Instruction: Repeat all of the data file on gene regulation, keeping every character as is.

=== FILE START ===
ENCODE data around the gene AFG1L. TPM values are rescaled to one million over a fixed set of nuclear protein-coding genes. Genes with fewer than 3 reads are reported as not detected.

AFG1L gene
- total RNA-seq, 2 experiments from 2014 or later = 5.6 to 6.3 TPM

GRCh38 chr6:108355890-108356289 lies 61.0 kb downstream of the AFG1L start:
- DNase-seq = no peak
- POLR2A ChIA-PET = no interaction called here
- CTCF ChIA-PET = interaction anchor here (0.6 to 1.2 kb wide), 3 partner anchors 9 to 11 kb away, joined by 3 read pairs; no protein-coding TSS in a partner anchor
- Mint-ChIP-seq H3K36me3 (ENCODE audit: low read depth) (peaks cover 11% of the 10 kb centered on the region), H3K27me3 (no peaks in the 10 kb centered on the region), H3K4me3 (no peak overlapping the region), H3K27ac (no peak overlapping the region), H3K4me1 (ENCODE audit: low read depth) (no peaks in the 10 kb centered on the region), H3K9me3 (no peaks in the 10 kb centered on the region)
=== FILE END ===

ENCODE data around the gene AFG1L. TPM values are rescaled to one million over a fixed set of nuclear protein-coding genes. Genes with fewer than 3 reads are reported as not detected.

AFG1L gene
- total RNA-seq, 2 experiments from 2014 or later = 5.6 to 6.3 TPM

GRCh38 chr6:108355890-108356289 lies 61.0 kb downstream of the AFG1L start:
- DNase-seq = no peak
- POLR2A ChIA-PET = no interaction called here
- CTCF ChIA-PET = interaction anchor here (0.6 to 1.2 kb wide), 3 partner anchors 9 to 11 kb away, joined by 3 read pairs; no protein-coding TSS in a partner anchor
- Mint-ChIP-seq H3K36me3 (ENCODE audit: low read depth) (peaks cover 11% of the 10 kb centered on the region), H3K27me3 (no peaks in the 10 kb centered on the region), H3K4me3 (no peak overlapping the region), H3K27ac (no peak overlapping the region), H3K4me1 (ENCODE audit: low read depth) (no peaks in the 10 kb centered on the region), H3K9me3 (no peaks in the 10 kb centered on the region)